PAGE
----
5. Forgiveness and mercy. You forgive those who have done you wrong.
  6. Playfulness and humour. You like to laugh and bring smiles to other people.
  7. Zest/passion/enthusiasm. You are a spirited person. You throw yourself, body and soul, into the activities you undertake.

Once you’ve identified your signature strengths, the best thing you can do to increase the level of gratifying experiences you have is to choose work and hobbies that allow you to use them on a regular basis.

The Pleasant, Good, Meaningful and Full Lives

Now that we are armed with the tools we need to increase the level of happiness in our lives, how can we combine them to be fulfilled as well?

A pleasurable life is where we pursue positive emotions about the present, past and future.

The good life is where we use our signature strengths to find gratification in the most important areas of our lives.

The meaningful life means that we attach the use of our signature strengths to something larger than ourselves.

Finally, a full life means living a well-integrated pleasant, good and meaningful life.

Hope you enjoyed this summary. As always leave me a comment if you did.

P.S. I need a business coach (willing to train [at my expense] the right individual with some get up and go / sales/ marketing/ business prowess) to facilitate demand for my coaching business. I will cover all start up costs for the right person. If you, or someone you know, is interested, please click for more information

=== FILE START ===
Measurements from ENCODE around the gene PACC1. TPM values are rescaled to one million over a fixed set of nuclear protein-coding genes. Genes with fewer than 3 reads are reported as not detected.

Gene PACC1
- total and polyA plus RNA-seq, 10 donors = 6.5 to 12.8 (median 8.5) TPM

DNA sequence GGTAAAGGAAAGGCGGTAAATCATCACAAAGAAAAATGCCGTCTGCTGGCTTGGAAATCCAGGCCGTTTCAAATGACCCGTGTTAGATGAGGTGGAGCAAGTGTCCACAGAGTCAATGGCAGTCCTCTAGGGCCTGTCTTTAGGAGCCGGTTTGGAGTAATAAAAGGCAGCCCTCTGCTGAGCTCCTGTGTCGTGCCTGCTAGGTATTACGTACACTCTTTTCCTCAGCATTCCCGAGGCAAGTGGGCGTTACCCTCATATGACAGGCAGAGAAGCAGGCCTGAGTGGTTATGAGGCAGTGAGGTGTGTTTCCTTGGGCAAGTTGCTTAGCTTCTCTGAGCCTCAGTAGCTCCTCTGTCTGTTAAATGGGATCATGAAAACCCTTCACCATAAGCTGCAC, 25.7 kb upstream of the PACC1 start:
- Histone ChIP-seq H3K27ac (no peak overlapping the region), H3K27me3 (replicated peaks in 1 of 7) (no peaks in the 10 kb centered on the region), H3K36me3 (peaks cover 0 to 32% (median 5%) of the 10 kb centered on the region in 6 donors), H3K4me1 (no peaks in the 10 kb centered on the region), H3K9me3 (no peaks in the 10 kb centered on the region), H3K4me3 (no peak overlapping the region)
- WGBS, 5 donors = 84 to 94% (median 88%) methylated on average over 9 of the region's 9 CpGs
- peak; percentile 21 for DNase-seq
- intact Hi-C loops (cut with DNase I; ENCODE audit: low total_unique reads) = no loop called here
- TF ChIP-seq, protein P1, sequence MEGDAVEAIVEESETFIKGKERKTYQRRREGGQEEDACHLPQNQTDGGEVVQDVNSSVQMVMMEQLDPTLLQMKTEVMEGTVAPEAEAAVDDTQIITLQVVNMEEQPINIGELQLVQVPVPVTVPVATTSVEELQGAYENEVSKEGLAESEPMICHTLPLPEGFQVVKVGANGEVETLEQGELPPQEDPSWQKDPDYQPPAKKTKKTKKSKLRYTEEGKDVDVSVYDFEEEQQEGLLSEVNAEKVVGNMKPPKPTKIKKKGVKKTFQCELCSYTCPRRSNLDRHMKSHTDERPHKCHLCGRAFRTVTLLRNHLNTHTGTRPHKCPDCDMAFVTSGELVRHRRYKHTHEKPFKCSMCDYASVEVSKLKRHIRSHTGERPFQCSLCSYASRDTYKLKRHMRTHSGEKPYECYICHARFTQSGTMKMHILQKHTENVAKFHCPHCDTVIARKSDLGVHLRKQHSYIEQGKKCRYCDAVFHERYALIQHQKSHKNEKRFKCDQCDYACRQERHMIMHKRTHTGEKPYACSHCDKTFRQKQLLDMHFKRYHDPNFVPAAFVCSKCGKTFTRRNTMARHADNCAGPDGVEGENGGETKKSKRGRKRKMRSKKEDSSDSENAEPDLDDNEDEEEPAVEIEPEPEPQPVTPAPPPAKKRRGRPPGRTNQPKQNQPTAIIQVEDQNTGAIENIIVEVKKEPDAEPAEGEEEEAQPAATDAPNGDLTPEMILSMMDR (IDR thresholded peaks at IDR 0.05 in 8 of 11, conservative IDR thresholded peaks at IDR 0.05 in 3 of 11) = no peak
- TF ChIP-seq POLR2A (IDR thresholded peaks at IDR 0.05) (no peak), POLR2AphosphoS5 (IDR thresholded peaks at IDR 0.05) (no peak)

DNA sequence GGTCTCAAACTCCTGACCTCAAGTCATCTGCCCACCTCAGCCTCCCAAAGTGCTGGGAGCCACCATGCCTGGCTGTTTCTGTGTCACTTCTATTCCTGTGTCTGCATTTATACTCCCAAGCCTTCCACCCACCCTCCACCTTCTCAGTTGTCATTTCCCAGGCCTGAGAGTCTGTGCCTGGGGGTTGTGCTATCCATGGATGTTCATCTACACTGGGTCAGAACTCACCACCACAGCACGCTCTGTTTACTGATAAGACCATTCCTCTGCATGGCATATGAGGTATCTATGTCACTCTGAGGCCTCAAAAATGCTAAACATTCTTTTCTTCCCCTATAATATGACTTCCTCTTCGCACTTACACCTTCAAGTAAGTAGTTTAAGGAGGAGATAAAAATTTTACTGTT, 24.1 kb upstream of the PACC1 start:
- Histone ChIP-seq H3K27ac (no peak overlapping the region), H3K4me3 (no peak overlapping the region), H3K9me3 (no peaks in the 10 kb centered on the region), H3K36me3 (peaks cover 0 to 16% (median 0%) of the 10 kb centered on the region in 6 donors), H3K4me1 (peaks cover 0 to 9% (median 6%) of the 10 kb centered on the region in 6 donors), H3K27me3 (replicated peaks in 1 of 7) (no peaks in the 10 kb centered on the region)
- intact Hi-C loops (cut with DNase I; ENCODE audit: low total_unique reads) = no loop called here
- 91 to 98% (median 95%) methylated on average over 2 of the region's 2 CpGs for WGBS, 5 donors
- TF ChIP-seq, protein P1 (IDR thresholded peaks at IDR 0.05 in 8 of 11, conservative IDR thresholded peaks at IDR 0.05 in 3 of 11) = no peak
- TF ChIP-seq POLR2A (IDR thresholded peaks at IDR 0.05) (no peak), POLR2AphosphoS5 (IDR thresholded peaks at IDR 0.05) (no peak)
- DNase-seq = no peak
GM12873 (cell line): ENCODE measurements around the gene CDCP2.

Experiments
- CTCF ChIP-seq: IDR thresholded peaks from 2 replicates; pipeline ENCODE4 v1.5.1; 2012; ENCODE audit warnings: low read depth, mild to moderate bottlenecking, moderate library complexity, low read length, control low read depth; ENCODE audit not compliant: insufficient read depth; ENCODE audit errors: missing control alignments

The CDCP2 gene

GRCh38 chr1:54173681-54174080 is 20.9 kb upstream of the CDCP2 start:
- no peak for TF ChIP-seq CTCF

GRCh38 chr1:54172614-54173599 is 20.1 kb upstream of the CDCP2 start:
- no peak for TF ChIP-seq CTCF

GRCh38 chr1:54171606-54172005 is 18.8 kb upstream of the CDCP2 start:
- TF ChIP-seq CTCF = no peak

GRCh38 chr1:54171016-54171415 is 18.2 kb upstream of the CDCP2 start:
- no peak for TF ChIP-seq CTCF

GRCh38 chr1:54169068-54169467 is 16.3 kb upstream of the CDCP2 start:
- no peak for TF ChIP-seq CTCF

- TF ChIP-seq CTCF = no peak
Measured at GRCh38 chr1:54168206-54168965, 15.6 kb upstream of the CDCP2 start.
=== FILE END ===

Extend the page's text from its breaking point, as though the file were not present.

Book Summary of ‘Grouped’ by Paul Adams

Everything you’ve been taught about social media is wrong… When you are sitting down to plan out your next social media campaign, or are trying to make your product “go viral”, is part of your plan to target people with thousands of Twitter followers? As it turns out, we’ve all had a lot of misconceptions about how people share online, and what makes ideas spread.

Luckily for us, Paul Adams has started to set the record straight through his book “Grouped”, where he outlines exactly how people share online, and what you as a business leader can do about it. Adams, by the way, led the social efforts at Facebook and Google, so he has unprecedented access to the data on this topic, which means that he can back up his claims with reality.

His biggest insight is that there is a huge difference in what he calls strong ties and weak ties. At the end of this summary you’ll understand the difference between the two and how to centre your campaigns around strong ties so that your social efforts will succeed.